The Asian Development Bank issued the first Samurai bond in the year 1970. The issue was worth 6 billion Yen, and the tenor was 7 years. The Japanese market accepted the bond issue heartily. The first government to take part in the Samurai bond issue was the Australian Government in the year 1972. Along with government organizations and multinational companies, blue-chip companies also participate in this market. This has been allowed since 1978. In 1979, Sears Roebuck, a private enterprise, issued samurai bonds for the first time.

After 1990 and the great Economic Reform of 1991, the Samurai bond market came into the limelight. With globalization hitting all the economies, these bond issues grew significantly. In just 25 years, from 1990 to 2015, there have been more than 3000 samurai bond issues. However, in 2018, with the deterioration of market sentiments, the yield of the bond market across the world is increasing. The effect has also come to Samurai Bonds. The result is the prices of these bonds are falling.

samurai bonds

Advantages of Samurai Bonds

  • Most of the Samurai bond issuers are from the US and Europe. The markets are more volatile in these countries; thus, the issuers get another source of finance from a stable market.
  • Samurai bonds are good for issuers who are looking for foreign institutional investments. Japanese institutional investors have higher ratings for investing in multinational companies, which they do very conservatively.
  • Apart from multinational corporations, eligible companies such as small private firms also issue Samurai bonds.
  • An available ready pool of capital is found in this bond market.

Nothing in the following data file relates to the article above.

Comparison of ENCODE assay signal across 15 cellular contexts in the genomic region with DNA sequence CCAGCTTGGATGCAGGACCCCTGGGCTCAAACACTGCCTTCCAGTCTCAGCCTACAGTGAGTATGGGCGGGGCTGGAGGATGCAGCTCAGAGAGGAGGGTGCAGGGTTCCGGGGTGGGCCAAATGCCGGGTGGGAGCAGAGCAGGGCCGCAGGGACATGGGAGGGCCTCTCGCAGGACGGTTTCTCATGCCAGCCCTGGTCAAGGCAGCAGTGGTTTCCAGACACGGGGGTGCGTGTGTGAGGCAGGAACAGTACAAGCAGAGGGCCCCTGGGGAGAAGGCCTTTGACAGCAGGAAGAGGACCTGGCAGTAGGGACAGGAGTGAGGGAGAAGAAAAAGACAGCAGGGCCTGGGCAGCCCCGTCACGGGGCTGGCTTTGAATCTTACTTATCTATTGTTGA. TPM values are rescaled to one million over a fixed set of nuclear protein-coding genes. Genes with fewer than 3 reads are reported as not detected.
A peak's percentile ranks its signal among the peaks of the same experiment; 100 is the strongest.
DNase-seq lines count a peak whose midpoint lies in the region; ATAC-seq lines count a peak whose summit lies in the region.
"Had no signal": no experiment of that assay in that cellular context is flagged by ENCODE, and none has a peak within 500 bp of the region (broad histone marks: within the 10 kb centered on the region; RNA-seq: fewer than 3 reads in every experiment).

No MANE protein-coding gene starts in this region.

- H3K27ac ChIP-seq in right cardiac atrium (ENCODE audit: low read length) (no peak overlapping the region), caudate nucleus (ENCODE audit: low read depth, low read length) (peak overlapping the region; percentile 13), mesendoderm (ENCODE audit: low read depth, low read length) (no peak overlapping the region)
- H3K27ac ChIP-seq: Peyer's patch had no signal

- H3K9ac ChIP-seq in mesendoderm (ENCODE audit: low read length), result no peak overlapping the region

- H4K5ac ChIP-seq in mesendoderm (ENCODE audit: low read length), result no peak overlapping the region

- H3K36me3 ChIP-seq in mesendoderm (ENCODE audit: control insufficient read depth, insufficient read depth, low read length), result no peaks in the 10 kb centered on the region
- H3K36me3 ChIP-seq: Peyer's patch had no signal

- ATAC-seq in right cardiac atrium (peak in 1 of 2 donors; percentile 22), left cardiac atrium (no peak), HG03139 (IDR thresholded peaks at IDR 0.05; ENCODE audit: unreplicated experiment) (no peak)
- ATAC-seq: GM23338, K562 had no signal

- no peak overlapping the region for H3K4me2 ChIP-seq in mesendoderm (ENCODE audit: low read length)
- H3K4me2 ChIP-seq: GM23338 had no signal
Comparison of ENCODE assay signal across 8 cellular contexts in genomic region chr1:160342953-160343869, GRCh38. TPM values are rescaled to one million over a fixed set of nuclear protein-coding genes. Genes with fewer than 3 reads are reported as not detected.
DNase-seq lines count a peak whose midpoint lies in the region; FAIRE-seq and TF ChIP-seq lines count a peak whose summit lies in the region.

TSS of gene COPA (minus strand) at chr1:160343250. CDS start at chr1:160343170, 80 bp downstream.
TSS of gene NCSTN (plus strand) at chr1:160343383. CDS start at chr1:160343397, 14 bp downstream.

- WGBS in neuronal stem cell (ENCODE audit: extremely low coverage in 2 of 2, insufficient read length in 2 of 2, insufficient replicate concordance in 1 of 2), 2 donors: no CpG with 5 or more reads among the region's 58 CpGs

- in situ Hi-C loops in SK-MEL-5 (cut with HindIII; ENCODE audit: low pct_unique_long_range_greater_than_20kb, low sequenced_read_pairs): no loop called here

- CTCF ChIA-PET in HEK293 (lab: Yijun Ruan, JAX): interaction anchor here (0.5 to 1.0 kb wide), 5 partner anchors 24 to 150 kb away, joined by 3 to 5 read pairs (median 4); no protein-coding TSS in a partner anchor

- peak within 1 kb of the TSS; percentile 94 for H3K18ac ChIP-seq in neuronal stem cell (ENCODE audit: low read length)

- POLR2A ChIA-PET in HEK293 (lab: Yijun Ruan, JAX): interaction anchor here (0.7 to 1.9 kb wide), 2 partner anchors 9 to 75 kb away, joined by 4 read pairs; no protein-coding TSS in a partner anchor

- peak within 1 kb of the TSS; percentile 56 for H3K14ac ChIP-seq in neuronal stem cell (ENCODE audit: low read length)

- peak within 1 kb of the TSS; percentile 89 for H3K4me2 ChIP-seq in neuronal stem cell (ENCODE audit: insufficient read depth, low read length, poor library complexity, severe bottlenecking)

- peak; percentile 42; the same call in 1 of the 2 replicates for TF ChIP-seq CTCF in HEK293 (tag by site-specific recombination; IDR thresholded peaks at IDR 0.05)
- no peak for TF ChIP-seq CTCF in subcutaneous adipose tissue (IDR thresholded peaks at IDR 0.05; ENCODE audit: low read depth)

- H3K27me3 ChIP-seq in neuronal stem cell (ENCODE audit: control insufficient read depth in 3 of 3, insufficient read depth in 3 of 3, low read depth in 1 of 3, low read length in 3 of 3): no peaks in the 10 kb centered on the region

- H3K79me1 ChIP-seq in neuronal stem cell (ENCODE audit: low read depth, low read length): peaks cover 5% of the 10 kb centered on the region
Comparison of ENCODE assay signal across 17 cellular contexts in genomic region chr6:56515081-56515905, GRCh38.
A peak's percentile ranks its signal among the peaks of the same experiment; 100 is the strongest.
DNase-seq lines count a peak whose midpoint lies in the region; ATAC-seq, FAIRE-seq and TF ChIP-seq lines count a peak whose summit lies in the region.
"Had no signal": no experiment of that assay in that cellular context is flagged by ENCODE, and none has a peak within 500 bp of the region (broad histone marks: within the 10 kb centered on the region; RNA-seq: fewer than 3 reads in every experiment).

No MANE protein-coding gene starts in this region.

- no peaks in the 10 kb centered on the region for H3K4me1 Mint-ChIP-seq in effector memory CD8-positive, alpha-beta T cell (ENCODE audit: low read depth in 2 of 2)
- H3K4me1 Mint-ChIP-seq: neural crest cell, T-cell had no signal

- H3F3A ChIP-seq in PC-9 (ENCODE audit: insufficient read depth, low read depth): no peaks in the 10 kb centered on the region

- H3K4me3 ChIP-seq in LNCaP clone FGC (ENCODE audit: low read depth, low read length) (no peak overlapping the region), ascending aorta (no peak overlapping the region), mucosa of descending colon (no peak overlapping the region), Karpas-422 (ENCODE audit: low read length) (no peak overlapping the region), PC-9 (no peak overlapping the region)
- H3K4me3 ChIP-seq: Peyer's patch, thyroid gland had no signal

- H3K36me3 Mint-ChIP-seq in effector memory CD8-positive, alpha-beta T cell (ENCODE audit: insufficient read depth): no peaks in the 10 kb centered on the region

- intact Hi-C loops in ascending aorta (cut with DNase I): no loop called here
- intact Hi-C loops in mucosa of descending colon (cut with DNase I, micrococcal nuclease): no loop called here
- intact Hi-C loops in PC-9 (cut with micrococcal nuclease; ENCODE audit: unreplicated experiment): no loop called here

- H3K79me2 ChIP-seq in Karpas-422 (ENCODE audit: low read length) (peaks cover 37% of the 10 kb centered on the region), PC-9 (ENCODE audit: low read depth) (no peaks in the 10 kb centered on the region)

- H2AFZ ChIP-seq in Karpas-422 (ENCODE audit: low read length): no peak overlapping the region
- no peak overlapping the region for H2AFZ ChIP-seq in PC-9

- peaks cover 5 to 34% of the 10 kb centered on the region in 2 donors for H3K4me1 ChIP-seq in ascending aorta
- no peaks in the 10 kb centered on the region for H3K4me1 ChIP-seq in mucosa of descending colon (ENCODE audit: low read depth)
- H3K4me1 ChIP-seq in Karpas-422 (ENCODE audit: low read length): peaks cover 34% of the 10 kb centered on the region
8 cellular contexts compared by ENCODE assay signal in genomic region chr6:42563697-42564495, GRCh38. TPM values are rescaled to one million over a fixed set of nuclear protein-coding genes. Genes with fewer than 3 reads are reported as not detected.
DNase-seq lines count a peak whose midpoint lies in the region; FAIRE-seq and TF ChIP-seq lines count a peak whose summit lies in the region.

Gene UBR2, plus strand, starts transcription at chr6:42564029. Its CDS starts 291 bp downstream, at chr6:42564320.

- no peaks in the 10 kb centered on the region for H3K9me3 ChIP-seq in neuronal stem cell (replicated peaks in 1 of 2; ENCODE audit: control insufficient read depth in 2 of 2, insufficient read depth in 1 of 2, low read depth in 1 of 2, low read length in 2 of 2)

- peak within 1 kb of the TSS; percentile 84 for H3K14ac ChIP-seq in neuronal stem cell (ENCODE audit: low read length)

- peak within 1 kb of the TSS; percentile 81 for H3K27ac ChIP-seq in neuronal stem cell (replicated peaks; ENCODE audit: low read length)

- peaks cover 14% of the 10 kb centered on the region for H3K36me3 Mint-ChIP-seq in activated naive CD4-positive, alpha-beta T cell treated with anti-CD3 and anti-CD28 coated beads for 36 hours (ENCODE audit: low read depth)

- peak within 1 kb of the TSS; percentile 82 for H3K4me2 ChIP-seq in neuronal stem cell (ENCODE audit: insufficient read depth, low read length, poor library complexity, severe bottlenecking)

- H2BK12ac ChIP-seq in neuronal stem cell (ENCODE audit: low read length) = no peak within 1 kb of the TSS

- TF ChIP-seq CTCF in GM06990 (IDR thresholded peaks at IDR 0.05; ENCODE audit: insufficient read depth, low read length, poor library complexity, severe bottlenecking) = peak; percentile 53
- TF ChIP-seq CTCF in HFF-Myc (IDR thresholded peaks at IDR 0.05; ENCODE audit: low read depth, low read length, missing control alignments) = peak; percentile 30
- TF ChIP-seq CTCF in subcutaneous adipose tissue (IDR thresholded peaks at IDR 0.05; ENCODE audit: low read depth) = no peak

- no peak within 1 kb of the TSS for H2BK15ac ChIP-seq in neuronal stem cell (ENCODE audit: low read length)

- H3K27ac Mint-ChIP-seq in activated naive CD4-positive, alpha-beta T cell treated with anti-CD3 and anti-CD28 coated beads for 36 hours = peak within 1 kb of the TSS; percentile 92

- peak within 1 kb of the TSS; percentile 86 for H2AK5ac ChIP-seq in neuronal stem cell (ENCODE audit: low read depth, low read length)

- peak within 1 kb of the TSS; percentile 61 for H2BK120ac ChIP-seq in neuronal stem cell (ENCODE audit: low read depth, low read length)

• The coupon rate is comparatively lower than most of the other bonds, which is a great benefit for the issuers.
  • There is no requirement for leaving this bond with a custodian financial company.

Drawbacks of Samurai Bonds

Samurai bonds have certain drawbacks as well, which are –

  • The fiscal policies are not clear about this bond market.
  • These bonds attract high taxes.
  • Most US companies are not certain about their company and financial policies. This is a major concern for the Samurai bond market.
  • The issuance terms of Samurai bonds are not clear and restrict investors from investing in them.
  • Issuing companies come under heavy administrative pressure after issuing these bonds as there are a number of things to keep an eye on.
  • The growth of this bond market is stagnant because of the difficult issuing procedures and excessive tax complications.


Companies looking to earn foreign currency or tap foreign markets can issue these bonds. It is a great source of finance for foreign companies that operate in an unstable economy. The lower interest rates and the huge pool of capital make these bonds really attractive. However, before issuing Samurai bonds, companies need more assurance about government policies, Japanese regulations, and other administrative factors.

Refer to our article All the 21 Types of Bonds to know more about bonds and their types.

Sanjay Borad

Sanjay Bulaki Borad

Sanjay Borad is the founder & CEO of eFinanceManagement. He is passionate about keeping and making things simple and easy. Running this blog since 2009 and trying to explain "Financial Management Concepts in Layman's Terms".